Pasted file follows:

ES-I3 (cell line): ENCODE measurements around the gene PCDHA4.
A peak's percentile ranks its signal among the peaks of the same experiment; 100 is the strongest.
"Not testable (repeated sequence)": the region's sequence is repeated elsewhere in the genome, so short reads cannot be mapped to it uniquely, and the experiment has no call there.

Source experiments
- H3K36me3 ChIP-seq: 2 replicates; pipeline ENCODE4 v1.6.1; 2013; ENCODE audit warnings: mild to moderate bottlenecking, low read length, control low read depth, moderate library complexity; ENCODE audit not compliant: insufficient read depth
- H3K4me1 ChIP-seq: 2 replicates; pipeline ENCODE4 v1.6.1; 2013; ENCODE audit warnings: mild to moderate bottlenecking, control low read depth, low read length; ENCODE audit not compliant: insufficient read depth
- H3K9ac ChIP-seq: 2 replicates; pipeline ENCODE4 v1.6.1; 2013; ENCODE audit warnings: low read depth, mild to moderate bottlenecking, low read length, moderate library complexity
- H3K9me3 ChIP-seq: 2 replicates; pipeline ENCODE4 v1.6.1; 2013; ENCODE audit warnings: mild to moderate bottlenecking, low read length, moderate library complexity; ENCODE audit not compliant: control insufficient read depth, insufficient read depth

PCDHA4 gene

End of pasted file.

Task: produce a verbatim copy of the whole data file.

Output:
ES-I3 (cell line): ENCODE measurements around the gene PCDHA4.
A peak's percentile ranks its signal among the peaks of the same experiment; 100 is the strongest.
"Not testable (repeated sequence)": the region's sequence is repeated elsewhere in the genome, so short reads cannot be mapped to it uniquely, and the experiment has no call there.

Source experiments
- H3K36me3 ChIP-seq: 2 replicates; pipeline ENCODE4 v1.6.1; 2013; ENCODE audit warnings: mild to moderate bottlenecking, low read length, control low read depth, moderate library complexity; ENCODE audit not compliant: insufficient read depth
- H3K4me1 ChIP-seq: 2 replicates; pipeline ENCODE4 v1.6.1; 2013; ENCODE audit warnings: mild to moderate bottlenecking, control low read depth, low read length; ENCODE audit not compliant: insufficient read depth
- H3K9ac ChIP-seq: 2 replicates; pipeline ENCODE4 v1.6.1; 2013; ENCODE audit warnings: low read depth, mild to moderate bottlenecking, low read length, moderate library complexity
- H3K9me3 ChIP-seq: 2 replicates; pipeline ENCODE4 v1.6.1; 2013; ENCODE audit warnings: mild to moderate bottlenecking, low read length, moderate library complexity; ENCODE audit not compliant: control insufficient read depth, insufficient read depth

PCDHA4 gene